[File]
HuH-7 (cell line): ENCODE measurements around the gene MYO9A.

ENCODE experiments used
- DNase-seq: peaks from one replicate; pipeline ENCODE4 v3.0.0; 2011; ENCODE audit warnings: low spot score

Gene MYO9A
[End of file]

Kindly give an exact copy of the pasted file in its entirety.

HuH-7 (cell line): ENCODE measurements around the gene MYO9A.

ENCODE experiments used
- DNase-seq: peaks from one replicate; pipeline ENCODE4 v3.0.0; 2011; ENCODE audit warnings: low spot score

Gene MYO9A